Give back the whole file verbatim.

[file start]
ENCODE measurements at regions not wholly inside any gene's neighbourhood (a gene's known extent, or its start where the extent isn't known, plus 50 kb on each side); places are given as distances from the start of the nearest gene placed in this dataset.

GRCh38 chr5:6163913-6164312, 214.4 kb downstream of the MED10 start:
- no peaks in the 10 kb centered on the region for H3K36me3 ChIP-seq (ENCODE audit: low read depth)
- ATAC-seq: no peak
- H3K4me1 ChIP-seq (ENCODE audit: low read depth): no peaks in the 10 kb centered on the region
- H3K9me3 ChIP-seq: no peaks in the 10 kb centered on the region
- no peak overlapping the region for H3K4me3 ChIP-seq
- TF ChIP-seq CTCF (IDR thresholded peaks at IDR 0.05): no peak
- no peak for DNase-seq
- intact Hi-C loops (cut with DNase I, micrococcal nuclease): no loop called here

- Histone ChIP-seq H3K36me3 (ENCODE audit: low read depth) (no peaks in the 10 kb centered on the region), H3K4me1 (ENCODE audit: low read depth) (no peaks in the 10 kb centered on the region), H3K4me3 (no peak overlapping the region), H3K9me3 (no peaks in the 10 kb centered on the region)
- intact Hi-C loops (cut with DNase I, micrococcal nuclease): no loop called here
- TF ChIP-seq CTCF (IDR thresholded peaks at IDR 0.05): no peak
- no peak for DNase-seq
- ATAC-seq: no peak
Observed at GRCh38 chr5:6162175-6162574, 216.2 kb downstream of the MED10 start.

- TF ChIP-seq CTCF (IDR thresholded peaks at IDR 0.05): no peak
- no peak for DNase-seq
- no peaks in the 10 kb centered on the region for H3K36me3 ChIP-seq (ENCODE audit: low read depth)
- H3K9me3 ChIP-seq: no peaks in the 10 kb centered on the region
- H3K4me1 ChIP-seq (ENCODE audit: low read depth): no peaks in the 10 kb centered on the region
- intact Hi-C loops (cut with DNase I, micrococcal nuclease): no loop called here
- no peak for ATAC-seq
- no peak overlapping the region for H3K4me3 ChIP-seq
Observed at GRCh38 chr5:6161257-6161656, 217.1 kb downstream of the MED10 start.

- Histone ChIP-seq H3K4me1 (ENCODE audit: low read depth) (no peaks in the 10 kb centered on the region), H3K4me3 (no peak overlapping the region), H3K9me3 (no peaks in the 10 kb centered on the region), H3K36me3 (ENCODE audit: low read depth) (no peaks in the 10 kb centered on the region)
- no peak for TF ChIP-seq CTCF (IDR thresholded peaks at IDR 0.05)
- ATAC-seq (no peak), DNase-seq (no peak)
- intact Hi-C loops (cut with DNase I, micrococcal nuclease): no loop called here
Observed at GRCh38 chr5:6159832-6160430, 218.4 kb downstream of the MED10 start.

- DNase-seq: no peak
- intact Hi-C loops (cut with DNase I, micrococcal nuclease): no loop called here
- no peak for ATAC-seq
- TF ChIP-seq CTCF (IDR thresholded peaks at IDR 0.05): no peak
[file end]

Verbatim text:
ENCODE measurements at regions not wholly inside any gene's neighbourhood (a gene's known extent, or its start where the extent isn't known, plus 50 kb on each side); places are given as distances from the start of the nearest gene placed in this dataset.

GRCh38 chr5:6163913-6164312, 214.4 kb downstream of the MED10 start:
- no peaks in the 10 kb centered on the region for H3K36me3 ChIP-seq (ENCODE audit: low read depth)
- ATAC-seq: no peak
- H3K4me1 ChIP-seq (ENCODE audit: low read depth): no peaks in the 10 kb centered on the region
- H3K9me3 ChIP-seq: no peaks in the 10 kb centered on the region
- no peak overlapping the region for H3K4me3 ChIP-seq
- TF ChIP-seq CTCF (IDR thresholded peaks at IDR 0.05): no peak
- no peak for DNase-seq
- intact Hi-C loops (cut with DNase I, micrococcal nuclease): no loop called here

- Histone ChIP-seq H3K36me3 (ENCODE audit: low read depth) (no peaks in the 10 kb centered on the region), H3K4me1 (ENCODE audit: low read depth) (no peaks in the 10 kb centered on the region), H3K4me3 (no peak overlapping the region), H3K9me3 (no peaks in the 10 kb centered on the region)
- intact Hi-C loops (cut with DNase I, micrococcal nuclease): no loop called here
- TF ChIP-seq CTCF (IDR thresholded peaks at IDR 0.05): no peak
- no peak for DNase-seq
- ATAC-seq: no peak
Observed at GRCh38 chr5:6162175-6162574, 216.2 kb downstream of the MED10 start.

- TF ChIP-seq CTCF (IDR thresholded peaks at IDR 0.05): no peak
- no peak for DNase-seq
- no peaks in the 10 kb centered on the region for H3K36me3 ChIP-seq (ENCODE audit: low read depth)
- H3K9me3 ChIP-seq: no peaks in the 10 kb centered on the region
- H3K4me1 ChIP-seq (ENCODE audit: low read depth): no peaks in the 10 kb centered on the region
- intact Hi-C loops (cut with DNase I, micrococcal nuclease): no loop called here
- no peak for ATAC-seq
- no peak overlapping the region for H3K4me3 ChIP-seq
Observed at GRCh38 chr5:6161257-6161656, 217.1 kb downstream of the MED10 start.

- Histone ChIP-seq H3K4me1 (ENCODE audit: low read depth) (no peaks in the 10 kb centered on the region), H3K4me3 (no peak overlapping the region), H3K9me3 (no peaks in the 10 kb centered on the region), H3K36me3 (ENCODE audit: low read depth) (no peaks in the 10 kb centered on the region)
- no peak for TF ChIP-seq CTCF (IDR thresholded peaks at IDR 0.05)
- ATAC-seq (no peak), DNase-seq (no peak)
- intact Hi-C loops (cut with DNase I, micrococcal nuclease): no loop called here
Observed at GRCh38 chr5:6159832-6160430, 218.4 kb downstream of the MED10 start.

- DNase-seq: no peak
- intact Hi-C loops (cut with DNase I, micrococcal nuclease): no loop called here
- no peak for ATAC-seq
- TF ChIP-seq CTCF (IDR thresholded peaks at IDR 0.05): no peak